While I have had car notes, they were never huge and never more than three years. I put as big a down payment as I could. I have bought more used cars than new cars. I pay off the credit card every month. I do charge everything I can. This maximizes the points. The bill has often been higher than what I want it to be. My wife and I have had more than our share of fights when I opened the credit card statement. In the end I made sure the balance never got up and we never paid interest or fines. I recently had a conversation with a co-worker who told me she had $75,000 in credit card debt. This fascinated me because we had similar jobs with similar pay and are similar ages. How can I have so much and her so little? Her answer was it started small when she was in her 20's. She and her husband would carry a balance this month and go on vacation instead of paying for it. That balance never got paid. The next month they had an $800 car repair, adding to the balance. They had a cycle of accumulating bad debt for 15 years that resulted in $75,000 of debt.
Ground rules with the spouse - Before we got engaged, I wanted to go over finances with my then-girlfriend. I discovered she had $2,800 in credit card debt. I let it be known that we were not going to get engaged until she got it off the credit cards. She applied for and received a debt consolidation loan at a much more reasonable rate. This started the groundwork very early for us about what would be good and bad financial decisions.
My wife is not a money person. She is a spender and consumer. She impulse buys regularly while I seldom do. My saving has often been countered by her spending. I could have been a millionaire many years ago if she viewed money like I do. The things we do for love.
While we have fought, and will fight again, over money and spending, there have always been some ground rules. No credit card debt, do not touch the savings unless for another investment, save every month, try to avoid spending on the big things.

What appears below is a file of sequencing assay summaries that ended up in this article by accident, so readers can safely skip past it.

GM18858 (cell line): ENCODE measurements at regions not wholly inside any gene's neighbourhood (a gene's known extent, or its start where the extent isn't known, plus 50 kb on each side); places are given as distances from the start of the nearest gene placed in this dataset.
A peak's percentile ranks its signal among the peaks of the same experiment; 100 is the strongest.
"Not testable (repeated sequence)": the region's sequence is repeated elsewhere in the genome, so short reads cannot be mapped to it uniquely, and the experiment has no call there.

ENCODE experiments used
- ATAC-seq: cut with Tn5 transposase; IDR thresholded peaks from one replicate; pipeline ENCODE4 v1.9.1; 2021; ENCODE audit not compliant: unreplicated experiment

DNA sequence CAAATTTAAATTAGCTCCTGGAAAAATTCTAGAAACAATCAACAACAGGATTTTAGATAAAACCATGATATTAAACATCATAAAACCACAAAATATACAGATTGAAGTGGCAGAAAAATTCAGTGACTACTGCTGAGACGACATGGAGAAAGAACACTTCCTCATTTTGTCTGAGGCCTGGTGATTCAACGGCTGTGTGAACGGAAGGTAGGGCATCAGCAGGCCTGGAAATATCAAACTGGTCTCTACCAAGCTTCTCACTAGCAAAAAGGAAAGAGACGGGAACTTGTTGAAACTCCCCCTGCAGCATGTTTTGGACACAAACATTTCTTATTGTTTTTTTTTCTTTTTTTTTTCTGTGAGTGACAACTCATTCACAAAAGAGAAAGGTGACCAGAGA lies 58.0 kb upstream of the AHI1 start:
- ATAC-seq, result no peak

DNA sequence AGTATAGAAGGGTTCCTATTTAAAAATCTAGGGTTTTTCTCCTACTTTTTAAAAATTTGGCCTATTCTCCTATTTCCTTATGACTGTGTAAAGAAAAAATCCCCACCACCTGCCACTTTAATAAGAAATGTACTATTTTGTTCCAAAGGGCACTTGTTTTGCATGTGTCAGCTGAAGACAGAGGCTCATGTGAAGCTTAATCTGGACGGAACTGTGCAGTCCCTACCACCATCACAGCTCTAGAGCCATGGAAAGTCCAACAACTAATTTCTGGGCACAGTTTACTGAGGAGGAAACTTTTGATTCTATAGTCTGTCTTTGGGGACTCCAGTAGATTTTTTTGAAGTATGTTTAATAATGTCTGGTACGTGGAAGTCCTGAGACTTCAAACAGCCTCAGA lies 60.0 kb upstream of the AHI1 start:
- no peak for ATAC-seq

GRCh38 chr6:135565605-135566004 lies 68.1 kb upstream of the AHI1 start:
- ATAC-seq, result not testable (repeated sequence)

We have taken trips, bought clothes, had nice meals and remodeled kitchens. We temper these things. I try to delay these expenses and question if we really need all of it. One thing that works for us was we created a separate checking account for her. Every month we transferred money into that account. Birthday gifts, baby gifts, wedding showers, clothes and her pocket money all came from there. These were the items that would get out of hand. More than once she was giving a wedding or baby shower with other people. It always seemed that one of the others would go out and spend an outrageous amount. The $400 dollar cake was my favorite. They would through the receipts in a pile, add them up and divide. Three showers in a month totaling $450 can bite you quickly. When these types of expense would come from our savings, she treated it like there was a bottomless well. When she had to pay from her own account, she started budgeting. The account literally saved our marriage.
Buy a house early - I bought my first house when I was 25. I paid $52,000 for it. It is a 2 bedroom /1 bath with 1100 square feet. I lived in it for 5 years. Four years being single and one after we got married. I still own that house today. It has been a rental property the rest of the time. By the time we moved out, I could rent it to cover the note and then some. As time went by and property values rose so did rents. This house is now paid off and is valued at $210,000. I collect $850 a month in rent. I could get a little more but we have a good tenant who pays on time and doesn't call much.
That single decision is now responsible for nearly 15 percent of my net worth and provides around $6000 a year positive cash flow (minus taxes and insurance). Maximize 401K - We have put as much in to our 401Ks as we can. These accounts are now worth over $200,000 and the returns have just been average. I have changed jobs several times. Several of these 401Ks are now in IRAs. This money is taxed-deferred, encourages savings and adds up over time.
Save every month - Shortly after college I opened a mutual fund account. I started putting $100 a month into it. After a while I upped it to $110. I got another fund and started adding $50 a month into it. Over the course of time, those monthly investments became $800 a month. But over the course of time, these mutua